Trust in the Hong Kong government, meanwhile, dropped to 27%.
Hong Kong's chief executive Carrie Lam on Wednesday said her administration will formally withdraw planned legal amendments that could allow extradition to mainland China, in a move that was quickly slammed by protesters as "too little, too late" after months of police violence and government inaction. A good number of Chinese social media posters expressed confusion over the withdrawal of the extradition bill because they have been repeatedly told the protesters were irrational or treasonous to speak out against it. So it begs the question: Why now?
The mostly young protesters say a degree of violence is necessary to get the government's attention after peaceful rallies were futile. It was the easiest step for the government to take to ease tensions. They should not simply accept the bill's withdrawal as a sufficient concession, but instead consider it an impetus for speaking out forcefully on behalf of Hong Kong people's rights. But while the withdrawal essentially amounts to an admission that the extradition bill was a mistake, it seems few in Hong Kong see the move as a major concession.
And Lam axed the bill only after refusing to do so for weeks, because her gesture of tabling it indefinitely plainly didn't suffice.
She said the bill will be formally withdrawn without any need for debate and voting in the legislative council, which resumes its meeting next month and is packed with pro-Beijing lawmakers.
"It is not exactly correct to describe this as a change of mind", she said. (Ms. Lam has since denied considering resigning.) Reuters had previously reported that Ms. Lam had sought to withdraw the bill earlier this summer, but was told by Beijing not to do so.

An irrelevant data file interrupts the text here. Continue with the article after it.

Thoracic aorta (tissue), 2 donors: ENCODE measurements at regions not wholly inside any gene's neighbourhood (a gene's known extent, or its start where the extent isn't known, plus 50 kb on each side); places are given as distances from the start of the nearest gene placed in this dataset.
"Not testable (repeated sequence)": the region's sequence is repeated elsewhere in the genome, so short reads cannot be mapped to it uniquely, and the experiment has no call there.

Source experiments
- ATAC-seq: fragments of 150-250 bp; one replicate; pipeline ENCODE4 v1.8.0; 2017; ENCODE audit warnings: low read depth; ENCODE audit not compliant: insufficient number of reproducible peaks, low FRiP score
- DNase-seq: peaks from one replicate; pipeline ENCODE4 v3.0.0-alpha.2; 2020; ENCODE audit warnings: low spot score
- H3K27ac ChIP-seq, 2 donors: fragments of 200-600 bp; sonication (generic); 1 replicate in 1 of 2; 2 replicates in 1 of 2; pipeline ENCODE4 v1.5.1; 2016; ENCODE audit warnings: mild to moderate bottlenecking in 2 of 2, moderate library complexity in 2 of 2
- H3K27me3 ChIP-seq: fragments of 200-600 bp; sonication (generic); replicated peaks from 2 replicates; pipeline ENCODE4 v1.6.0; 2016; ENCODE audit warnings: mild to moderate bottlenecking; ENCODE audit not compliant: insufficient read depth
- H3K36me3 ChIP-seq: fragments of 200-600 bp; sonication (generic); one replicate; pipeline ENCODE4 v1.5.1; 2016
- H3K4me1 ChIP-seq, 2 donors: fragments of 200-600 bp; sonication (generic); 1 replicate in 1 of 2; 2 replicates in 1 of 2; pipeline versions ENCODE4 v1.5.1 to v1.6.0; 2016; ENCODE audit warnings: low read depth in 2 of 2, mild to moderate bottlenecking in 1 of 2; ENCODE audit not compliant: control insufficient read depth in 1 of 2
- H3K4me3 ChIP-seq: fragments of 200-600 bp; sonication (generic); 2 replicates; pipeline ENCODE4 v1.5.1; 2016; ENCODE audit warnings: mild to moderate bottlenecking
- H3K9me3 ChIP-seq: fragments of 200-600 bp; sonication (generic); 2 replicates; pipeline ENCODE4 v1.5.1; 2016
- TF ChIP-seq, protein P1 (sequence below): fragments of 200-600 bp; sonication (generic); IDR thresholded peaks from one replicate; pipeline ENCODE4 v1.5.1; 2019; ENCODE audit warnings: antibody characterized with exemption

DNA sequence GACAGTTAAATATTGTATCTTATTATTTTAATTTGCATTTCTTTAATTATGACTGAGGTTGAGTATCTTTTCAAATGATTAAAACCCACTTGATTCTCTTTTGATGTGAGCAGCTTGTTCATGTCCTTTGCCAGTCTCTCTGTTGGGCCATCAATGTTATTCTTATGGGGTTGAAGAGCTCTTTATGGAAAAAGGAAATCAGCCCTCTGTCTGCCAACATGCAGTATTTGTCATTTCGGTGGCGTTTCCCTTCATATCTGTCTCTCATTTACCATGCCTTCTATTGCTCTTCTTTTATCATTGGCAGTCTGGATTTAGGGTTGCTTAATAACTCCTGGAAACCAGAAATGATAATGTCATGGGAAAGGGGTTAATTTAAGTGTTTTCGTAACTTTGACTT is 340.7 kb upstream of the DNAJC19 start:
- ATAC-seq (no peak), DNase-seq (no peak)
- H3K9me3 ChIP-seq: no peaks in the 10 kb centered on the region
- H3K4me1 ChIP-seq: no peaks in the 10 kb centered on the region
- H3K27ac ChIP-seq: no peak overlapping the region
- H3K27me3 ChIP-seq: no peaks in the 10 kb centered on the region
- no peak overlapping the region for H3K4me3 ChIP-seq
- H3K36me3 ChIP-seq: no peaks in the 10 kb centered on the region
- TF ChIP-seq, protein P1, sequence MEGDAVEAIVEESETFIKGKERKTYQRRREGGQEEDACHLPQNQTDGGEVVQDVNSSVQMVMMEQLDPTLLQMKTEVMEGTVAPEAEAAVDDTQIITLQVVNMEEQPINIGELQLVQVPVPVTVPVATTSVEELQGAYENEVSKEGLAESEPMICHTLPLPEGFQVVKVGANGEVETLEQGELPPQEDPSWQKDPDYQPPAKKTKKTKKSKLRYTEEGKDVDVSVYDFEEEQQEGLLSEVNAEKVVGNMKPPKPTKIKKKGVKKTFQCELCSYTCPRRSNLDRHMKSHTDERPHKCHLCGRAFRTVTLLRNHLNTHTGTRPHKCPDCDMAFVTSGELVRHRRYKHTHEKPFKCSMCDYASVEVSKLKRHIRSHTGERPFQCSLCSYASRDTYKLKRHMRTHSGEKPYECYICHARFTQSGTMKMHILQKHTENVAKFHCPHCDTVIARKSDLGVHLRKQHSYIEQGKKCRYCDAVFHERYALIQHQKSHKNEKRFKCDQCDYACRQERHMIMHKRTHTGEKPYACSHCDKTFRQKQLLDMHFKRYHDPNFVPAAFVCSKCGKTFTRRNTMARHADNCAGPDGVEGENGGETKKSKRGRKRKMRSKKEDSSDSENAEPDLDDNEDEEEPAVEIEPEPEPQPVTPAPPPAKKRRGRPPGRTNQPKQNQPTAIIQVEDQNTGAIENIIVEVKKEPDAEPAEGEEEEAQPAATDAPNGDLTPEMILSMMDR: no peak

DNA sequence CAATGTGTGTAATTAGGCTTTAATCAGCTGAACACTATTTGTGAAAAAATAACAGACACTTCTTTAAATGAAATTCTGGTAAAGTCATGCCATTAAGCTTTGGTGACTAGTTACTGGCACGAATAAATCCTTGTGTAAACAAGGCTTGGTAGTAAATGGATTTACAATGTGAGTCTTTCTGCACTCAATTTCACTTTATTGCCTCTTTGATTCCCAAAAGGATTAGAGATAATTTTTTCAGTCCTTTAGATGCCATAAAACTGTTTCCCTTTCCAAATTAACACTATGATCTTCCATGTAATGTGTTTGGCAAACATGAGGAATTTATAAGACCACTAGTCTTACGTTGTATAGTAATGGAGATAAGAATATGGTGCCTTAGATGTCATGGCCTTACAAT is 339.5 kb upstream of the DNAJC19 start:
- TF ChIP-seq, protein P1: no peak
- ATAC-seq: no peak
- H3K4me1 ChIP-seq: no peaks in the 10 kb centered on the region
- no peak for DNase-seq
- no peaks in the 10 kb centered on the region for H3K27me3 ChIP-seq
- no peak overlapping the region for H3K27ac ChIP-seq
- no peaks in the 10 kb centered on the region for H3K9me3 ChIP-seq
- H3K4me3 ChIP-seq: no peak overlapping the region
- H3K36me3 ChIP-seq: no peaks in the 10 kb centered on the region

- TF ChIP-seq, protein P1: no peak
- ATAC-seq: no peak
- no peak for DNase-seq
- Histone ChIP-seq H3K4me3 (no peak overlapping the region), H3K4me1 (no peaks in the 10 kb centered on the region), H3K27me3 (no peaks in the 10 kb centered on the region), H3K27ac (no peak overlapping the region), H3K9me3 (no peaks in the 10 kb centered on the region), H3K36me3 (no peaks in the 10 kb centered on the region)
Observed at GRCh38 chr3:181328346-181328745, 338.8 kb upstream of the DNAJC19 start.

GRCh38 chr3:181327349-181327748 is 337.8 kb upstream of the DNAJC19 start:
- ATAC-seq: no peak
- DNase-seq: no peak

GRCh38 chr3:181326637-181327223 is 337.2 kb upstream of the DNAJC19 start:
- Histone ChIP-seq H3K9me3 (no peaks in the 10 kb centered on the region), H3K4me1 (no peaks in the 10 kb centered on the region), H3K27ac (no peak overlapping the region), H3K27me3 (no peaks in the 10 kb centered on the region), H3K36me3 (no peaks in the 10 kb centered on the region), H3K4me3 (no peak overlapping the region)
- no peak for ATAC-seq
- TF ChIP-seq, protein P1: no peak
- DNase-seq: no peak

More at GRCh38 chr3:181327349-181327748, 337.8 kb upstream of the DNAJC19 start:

Online, many protesters shared an image from "Winter on Fire", a documentary about the Ukrainian protests of 2013-2014 that has been popular in Hong Kong recently, showing a man speaking with Chinese captions: "If we accepted the government's conditions, our friends who've already died would not forgive us".
Widespread and credible reports of sexual mistreatment and injuries suffered by arrested protesters in police custody have also fueled calls for an independent public inquiry, including from one in seven of Hong Kong's elite civil servants.
Pro-democracy activists Joshua Wong and Agnes Chow leave the Eastern Court after being released on bail in Hong Kong, Aug. 30, 2019.
"If [Lam] wants to listen to what to listen to what Hong Kong people want, she only needs to go down to protest sites", said the other.
On the protest side, rejection has come in from both moderates and more radical groups. It's not an independent commission, but it's something. However, she named two new members to a police watchdog agency investigating the matter. The IPCC is led by Anthony Neoh, a respected lawyer, but it is packed with pro-government politicians. The Hong Kong share market responded to Lam's statement with an upward bounce of almost 4 percent.
Full withdrawal is one of five key demands of protesters, who are also calling for full democratic rights.
Chu agreed with President Tsai Ing-wen's (蔡英文) denial that the government has intervened in Hong Kong's affairs, as Beijing has claimed.
"The situation is deteriorating and we face a humanitarian crisis in Hong Kong", he said.
Since its 1997 handover back to China from Britain, Hong Kong has been ruled under a "one country, two systems" framework which gave the city British capitalism, common law, and personal freedoms not found in mainland China for a period of 50 years.